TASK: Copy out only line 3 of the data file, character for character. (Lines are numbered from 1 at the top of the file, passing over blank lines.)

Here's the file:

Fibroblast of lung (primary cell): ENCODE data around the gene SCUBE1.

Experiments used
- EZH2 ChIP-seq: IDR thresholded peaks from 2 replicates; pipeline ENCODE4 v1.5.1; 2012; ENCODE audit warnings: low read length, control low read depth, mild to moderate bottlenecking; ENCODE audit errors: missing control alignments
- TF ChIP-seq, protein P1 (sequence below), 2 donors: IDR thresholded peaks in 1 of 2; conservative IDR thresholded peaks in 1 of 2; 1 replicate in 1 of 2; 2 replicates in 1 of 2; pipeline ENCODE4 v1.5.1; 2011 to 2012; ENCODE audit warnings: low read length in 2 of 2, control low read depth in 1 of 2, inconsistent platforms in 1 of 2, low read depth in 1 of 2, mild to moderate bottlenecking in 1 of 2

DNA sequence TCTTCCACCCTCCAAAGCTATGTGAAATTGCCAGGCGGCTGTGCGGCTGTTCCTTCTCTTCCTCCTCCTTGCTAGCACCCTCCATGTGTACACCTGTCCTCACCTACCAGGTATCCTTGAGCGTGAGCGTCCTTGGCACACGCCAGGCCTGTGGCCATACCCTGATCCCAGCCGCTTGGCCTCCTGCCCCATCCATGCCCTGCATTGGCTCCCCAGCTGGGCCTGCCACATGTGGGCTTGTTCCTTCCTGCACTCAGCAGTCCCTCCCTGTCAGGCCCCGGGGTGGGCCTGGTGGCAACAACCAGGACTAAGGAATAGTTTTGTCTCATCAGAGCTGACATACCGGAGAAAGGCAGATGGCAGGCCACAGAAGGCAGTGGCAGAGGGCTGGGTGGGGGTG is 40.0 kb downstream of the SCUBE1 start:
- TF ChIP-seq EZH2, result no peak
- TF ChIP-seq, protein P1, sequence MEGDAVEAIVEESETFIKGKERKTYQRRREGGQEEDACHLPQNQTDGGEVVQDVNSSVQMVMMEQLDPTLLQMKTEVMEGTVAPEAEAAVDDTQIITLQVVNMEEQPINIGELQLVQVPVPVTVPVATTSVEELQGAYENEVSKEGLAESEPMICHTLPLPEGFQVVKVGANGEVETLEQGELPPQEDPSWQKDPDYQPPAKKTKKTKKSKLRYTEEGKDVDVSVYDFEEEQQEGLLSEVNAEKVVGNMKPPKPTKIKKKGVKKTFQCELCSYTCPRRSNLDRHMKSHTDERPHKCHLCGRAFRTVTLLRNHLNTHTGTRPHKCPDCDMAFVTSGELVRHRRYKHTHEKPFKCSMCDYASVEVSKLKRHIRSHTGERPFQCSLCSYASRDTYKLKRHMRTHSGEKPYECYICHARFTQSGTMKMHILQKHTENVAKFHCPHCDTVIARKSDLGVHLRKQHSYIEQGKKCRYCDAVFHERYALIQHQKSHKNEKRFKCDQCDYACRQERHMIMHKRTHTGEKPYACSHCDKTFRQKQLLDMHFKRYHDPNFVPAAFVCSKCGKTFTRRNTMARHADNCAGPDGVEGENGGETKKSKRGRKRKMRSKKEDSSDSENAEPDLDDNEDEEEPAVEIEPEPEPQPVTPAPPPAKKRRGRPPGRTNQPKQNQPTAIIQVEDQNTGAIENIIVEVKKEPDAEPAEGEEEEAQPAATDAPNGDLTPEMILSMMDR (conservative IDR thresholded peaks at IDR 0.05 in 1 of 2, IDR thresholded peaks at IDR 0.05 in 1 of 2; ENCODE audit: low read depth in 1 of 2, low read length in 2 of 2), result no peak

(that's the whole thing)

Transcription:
- EZH2 ChIP-seq: IDR thresholded peaks from 2 replicates; pipeline ENCODE4 v1.5.1; 2012; ENCODE audit warnings: low read length, control low read depth, mild to moderate bottlenecking; ENCODE audit errors: missing control alignments